So, down Ned Twigger sat himself in his brass livery on the top of the kitchen-table; and in a mug of something strong, paid for the by unconscious Nicholas Tulrumble, and provided by the companionable footman, drank success to the Mayor and his procession; and, as Ned laid by his helmet to imbibe the something strong, the companionable footman put it on his own head, to the immeasurable and unrecordable delight of the cook and housemaid. The companionable footman was very facetious to Ned, and Ned was very gallant to the cook and housemaid by turns. They were all very cosy and comfortable; and the something strong went briskly round.
At last Ned Twigger was loudly called for, by the procession people: and, having had his helmet fixed on, in a very complicated manner, by the companionable footman, and the kind housemaid, and the friendly cook, he walked gravely forth, and appeared before the multitude.
The crowd roared—it was not with wonder, it was not with surprise; it was most decidedly and unquestionably with laughter.
“What!” said Mr. Tulrumble, starting up in the four-wheel chaise. “Laughing? If they laugh at a man in real brass armour, they’d laugh when their own fathers were dying. Why doesn’t he go into his place, Mr. Jennings? What’s he rolling down towards us for?—he has no business here!”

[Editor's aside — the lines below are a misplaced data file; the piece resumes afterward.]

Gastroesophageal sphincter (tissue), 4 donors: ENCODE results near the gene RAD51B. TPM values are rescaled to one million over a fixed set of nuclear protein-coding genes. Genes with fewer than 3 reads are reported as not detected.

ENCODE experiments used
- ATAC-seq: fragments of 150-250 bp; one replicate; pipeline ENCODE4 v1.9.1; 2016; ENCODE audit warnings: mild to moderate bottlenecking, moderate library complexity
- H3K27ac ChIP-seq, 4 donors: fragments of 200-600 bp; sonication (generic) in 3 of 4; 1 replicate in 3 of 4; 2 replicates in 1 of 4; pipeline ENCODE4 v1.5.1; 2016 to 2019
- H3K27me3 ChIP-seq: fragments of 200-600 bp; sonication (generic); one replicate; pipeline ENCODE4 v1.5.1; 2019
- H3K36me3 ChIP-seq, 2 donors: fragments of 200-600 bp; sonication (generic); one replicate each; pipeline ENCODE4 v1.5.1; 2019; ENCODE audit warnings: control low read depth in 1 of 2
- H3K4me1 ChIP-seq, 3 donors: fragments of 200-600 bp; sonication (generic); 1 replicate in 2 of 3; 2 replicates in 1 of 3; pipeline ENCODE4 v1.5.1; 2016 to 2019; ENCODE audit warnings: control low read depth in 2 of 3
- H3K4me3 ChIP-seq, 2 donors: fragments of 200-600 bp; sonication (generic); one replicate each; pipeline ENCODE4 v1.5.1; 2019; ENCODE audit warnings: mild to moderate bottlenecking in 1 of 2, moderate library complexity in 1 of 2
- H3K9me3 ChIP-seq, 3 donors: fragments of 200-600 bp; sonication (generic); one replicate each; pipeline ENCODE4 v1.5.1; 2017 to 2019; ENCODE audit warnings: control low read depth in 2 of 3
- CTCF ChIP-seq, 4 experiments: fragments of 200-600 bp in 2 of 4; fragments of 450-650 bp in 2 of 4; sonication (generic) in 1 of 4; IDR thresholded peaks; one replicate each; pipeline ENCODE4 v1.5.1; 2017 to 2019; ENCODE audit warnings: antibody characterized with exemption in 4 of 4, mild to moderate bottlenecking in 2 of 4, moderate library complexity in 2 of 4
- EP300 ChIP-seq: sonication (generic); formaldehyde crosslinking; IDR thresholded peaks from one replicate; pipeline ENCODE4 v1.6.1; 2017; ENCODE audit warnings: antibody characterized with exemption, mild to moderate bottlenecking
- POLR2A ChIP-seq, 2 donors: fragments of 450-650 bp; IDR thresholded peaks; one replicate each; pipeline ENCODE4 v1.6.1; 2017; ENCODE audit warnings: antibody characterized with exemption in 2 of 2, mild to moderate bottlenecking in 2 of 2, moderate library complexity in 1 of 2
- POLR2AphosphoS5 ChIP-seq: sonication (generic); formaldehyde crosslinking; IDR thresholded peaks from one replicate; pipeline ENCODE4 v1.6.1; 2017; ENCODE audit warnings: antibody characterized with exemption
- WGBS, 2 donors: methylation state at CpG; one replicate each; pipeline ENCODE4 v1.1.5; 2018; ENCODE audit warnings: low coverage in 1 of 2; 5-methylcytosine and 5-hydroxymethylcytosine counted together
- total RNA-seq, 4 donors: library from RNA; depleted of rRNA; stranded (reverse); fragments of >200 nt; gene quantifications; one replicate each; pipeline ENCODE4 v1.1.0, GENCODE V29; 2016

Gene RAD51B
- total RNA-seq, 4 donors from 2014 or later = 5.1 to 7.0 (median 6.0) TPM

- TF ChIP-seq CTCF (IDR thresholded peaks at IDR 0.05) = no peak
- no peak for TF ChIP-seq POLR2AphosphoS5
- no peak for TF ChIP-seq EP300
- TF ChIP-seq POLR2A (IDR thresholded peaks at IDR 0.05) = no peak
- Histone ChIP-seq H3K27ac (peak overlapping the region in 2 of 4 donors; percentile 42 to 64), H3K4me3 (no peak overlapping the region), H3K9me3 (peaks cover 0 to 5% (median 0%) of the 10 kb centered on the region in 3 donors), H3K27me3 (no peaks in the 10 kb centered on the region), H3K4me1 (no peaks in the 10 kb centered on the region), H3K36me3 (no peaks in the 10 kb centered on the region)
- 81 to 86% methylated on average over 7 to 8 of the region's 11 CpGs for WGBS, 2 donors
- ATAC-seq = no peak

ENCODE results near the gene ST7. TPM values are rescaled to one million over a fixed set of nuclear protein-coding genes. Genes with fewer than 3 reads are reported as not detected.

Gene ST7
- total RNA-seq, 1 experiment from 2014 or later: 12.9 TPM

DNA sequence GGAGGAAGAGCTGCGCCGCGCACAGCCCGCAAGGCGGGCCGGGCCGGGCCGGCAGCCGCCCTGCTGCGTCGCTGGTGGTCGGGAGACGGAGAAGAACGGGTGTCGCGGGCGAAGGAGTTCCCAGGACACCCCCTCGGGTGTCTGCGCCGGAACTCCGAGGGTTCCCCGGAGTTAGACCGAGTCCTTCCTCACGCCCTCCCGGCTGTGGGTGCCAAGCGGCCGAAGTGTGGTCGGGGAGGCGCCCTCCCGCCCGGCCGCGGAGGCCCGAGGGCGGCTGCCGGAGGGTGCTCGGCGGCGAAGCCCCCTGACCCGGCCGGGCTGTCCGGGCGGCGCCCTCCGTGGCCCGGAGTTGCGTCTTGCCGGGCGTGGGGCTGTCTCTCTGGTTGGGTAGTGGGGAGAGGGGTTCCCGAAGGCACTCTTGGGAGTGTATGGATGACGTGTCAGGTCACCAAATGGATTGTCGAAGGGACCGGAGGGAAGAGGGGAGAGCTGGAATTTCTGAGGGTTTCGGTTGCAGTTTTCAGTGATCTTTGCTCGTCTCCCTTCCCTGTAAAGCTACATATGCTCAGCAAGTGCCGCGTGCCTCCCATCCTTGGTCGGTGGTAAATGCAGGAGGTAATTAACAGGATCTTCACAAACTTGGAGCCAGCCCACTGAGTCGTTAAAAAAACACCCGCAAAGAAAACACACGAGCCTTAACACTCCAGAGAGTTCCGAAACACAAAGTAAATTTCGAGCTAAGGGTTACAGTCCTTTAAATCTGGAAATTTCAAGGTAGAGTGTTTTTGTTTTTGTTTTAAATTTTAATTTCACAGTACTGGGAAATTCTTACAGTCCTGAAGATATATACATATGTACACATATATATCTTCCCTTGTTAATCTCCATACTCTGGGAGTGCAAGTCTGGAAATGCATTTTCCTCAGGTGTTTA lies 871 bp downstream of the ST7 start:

“I am afraid, sir –––––” faltered Mr. Jennings.
“Afraid of what, sir?” said Nicholas Tulrumble, looking up into the secretary’s face.
“I am afraid he’s drunk, sir;” replied Mr. Jennings.
Nicholas Tulrumble took one look at the extraordinary figure that was bearing down upon them; and then, clasping his secretary by the arm, uttered an audible groan in anguish of spirit.
It is a melancholy fact that Mr. Twigger having full licence to demand a single glass of rum on the putting on of every piece of the armour, got, by some means or other, rather out in his calculation in the hurry and confusion of preparation, and drank about four glasses to a piece instead of one, not to mention the something strong which went on the top of it. Whether the brass armour checked the natural flow of perspiration, and thus prevented the spirit from evaporating, we are not scientific enough to know; but, whatever the cause was, Mr. Twigger no sooner found himself outside the gate of Mudfog Hall, than he also found himself in a very considerable state of intoxication; and hence his extraordinary style of progressing. This was bad enough, but, as if fate and fortune had conspired against Nicholas Tulrumble, Mr. Twigger, not having been penitent for a good calendar month, took it into his head to be most especially and particularly sentimental, just when his repentance could have been most conveniently dispensed with. Immense tears were rolling down his cheeks, and he was vainly endeavouring to conceal his grief by applying to his eyes a blue cotton pocket-handkerchief with white spots,— an article not strictly in keeping with a suit of armour some three hundred years old, or thereabouts.